Most of us are familiar with the Wealth Effect: when people perceive themselves to be richer, they spend more. This personal wealth pendulum is usually influenced by rising property values or an uptick in investment performance. While real property and traditional investments are critical to a high-net-worth individuals’ financial portfolio, advisors would do well to recognize the ever more critical role tangible assets play in a client’s overall wealth management picture.
Historically, tangible wealth (valuable personal property) is little more than a few lines on a balance sheet or a schedule on an insurance policy. And therein lies the rub. Today, however, tangible assets demand focused attention because such assets reflect a greater percentage of an individual’s total wealth. As the relative value of this class of investments increases so too will the need to include it as part of an individual’s total wealth picture. Yet, because of information opacity and a dearth of technological solutions few advisors apply the same rigor to these passion assets as they do to an individual’s other financial assets.
This lack of rigor with respect to tangible assets sets up four major risks:
1. Inadequate asset protection: In the event of loss, theft, fire or damage to valuables, the owner may be severely underinsured and face significant financial loss.
2. Estate exposure: If items are undervalued or inaccurately valued, the estate may suffer hefty tax bills at wealth transfer upon revaluation by the government.
3. Opportunity cost: Without tangible asset value transparency, clients and advisors are forced to make decisions about liquidity options without complete information.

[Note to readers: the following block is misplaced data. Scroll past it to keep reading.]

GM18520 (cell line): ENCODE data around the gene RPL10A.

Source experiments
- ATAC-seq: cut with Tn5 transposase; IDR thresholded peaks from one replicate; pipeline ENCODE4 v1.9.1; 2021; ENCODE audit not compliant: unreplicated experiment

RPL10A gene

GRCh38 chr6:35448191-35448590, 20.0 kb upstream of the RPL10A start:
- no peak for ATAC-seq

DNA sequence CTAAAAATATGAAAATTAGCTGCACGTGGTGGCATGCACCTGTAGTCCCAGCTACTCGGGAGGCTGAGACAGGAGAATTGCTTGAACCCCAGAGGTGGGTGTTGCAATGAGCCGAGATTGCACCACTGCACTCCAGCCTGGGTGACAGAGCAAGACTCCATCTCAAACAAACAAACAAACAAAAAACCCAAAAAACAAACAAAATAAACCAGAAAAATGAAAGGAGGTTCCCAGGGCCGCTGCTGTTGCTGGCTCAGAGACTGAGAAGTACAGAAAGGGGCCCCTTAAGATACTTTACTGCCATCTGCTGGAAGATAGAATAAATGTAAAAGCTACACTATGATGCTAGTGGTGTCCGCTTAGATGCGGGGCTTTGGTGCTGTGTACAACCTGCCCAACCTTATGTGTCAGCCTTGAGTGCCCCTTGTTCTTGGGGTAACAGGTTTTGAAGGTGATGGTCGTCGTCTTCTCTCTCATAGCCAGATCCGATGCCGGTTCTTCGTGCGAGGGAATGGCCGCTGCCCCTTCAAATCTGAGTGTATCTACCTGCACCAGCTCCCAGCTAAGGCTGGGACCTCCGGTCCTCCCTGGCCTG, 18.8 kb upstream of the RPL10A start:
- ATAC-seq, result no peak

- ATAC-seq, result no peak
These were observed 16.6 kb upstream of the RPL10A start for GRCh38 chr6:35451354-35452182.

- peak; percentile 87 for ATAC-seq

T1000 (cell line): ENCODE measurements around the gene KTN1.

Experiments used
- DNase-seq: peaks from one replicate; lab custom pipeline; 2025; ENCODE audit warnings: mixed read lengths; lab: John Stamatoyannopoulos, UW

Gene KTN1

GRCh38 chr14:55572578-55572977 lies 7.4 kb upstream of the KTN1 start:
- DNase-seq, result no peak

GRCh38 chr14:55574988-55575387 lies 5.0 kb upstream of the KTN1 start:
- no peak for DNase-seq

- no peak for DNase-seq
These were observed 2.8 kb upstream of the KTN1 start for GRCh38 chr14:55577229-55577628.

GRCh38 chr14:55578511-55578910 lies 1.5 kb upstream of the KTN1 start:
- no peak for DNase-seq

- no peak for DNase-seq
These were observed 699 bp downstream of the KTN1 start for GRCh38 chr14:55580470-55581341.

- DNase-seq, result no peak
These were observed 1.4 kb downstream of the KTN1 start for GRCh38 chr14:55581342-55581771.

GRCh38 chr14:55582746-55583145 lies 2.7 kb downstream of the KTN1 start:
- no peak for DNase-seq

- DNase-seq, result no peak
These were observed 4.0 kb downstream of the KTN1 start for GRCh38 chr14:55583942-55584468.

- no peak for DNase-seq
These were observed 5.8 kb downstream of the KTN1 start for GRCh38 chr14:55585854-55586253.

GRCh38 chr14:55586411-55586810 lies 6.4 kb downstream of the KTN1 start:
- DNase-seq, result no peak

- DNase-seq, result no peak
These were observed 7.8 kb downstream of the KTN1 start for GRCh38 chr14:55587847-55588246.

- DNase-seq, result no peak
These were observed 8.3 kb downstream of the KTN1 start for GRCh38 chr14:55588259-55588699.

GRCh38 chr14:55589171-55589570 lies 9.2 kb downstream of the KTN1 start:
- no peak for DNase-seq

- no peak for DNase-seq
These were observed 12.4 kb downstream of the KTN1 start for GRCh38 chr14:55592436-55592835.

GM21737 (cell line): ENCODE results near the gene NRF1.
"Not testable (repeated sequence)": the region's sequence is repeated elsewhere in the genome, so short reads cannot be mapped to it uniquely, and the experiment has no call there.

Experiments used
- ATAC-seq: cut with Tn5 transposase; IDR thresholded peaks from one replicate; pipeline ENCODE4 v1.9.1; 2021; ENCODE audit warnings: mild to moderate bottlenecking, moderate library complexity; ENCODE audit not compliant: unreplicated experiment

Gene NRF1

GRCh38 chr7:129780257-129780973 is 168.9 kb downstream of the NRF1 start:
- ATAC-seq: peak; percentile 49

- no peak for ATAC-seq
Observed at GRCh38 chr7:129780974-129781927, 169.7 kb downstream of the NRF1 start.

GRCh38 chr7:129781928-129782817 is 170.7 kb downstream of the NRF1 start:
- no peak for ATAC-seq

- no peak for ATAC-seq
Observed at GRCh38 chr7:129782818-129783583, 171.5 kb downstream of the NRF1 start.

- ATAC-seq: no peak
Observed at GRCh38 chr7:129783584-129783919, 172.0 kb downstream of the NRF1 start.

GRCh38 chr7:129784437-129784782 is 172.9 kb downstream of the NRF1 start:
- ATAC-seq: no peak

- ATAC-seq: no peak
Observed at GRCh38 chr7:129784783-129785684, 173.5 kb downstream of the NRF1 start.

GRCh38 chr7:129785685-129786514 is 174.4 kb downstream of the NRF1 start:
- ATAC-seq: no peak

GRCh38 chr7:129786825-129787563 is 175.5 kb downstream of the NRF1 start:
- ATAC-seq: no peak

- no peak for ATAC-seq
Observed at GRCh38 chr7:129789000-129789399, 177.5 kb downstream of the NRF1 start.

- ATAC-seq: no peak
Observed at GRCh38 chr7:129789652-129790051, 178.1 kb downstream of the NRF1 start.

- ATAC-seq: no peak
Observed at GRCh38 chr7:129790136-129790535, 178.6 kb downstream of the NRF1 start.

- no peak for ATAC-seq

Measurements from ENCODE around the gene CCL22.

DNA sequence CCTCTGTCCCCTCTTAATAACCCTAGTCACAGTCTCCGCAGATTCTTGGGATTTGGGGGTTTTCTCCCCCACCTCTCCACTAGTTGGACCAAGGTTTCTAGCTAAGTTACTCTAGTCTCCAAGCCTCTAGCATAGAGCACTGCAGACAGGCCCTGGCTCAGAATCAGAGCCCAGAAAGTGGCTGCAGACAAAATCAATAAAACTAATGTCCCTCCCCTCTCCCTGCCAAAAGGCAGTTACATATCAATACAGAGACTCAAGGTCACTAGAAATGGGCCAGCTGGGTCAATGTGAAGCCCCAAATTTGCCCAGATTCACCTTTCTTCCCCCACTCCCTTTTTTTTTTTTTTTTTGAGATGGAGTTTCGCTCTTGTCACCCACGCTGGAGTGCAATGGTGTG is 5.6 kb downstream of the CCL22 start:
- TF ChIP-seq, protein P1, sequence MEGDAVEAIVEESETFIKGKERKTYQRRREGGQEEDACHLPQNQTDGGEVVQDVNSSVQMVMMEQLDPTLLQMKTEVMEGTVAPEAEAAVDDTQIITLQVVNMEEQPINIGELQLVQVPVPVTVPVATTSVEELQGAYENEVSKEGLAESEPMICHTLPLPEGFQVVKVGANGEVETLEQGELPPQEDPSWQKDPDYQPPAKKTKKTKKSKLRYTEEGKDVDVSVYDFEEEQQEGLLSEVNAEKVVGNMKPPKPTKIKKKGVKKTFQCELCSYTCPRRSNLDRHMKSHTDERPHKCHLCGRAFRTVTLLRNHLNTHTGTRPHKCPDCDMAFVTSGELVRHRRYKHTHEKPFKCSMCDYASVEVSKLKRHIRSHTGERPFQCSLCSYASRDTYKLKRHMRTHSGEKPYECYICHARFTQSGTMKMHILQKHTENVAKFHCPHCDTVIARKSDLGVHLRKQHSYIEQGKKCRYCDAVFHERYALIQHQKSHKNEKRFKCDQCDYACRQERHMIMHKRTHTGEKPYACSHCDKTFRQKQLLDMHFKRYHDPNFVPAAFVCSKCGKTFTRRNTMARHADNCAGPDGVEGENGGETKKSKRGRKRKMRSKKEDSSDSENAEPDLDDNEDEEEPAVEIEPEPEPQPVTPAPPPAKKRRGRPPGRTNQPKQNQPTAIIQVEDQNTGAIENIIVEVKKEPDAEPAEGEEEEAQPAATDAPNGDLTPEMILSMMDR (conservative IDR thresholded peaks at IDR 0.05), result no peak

4. Undervaluing personal wealth: If a client doesn’t have a complete view of his wealth, he is missing opportunities to spend, donate, invest, lend, borrow, and otherwise benefit from his possessions.
To-date, total wealth management has excluded rigorous management of tangible assets primarily because of the labor required to capture and actively manage the information about possessions. Now, however data, indices, applications, and technologies exist and allow individuals to easily collect and benefit from the information about every thing they own. These advances include virtually unlimited cloud storage, ubiquitous connectivity, access to data about luxury items, and the onset of multiple points of digital collection, which easily allows people to capture information about possessions on-site, at retail point-of-sale, through mobile applications or via electronic receipts. With these and other technologies, advisors will be able to track their clients’ tangible wealth – both what they own today, and what they acquire in the future – in ways similar to those that have been applied to their more liquid financial instruments.
It’s time wealth managers embrace technology to help high-net-worth clients gain visibility into the dynamic valuations of their tangible assets – and the role of those assets in their overall wealth picture. Not only will the clients make better-informed decisions to protect and leverage these assets, there may be a new Wealth Effect, as high-net-worth individuals realize that perhaps they’re wealthier than they thought.
Scott Walchek is the Founder, CEO, and Chairman of Trōv, a software company that helps people collect and benefit from the information about every thing they own. Follow him at www.scottwalchek.comor on Twitter @ScottWalchek.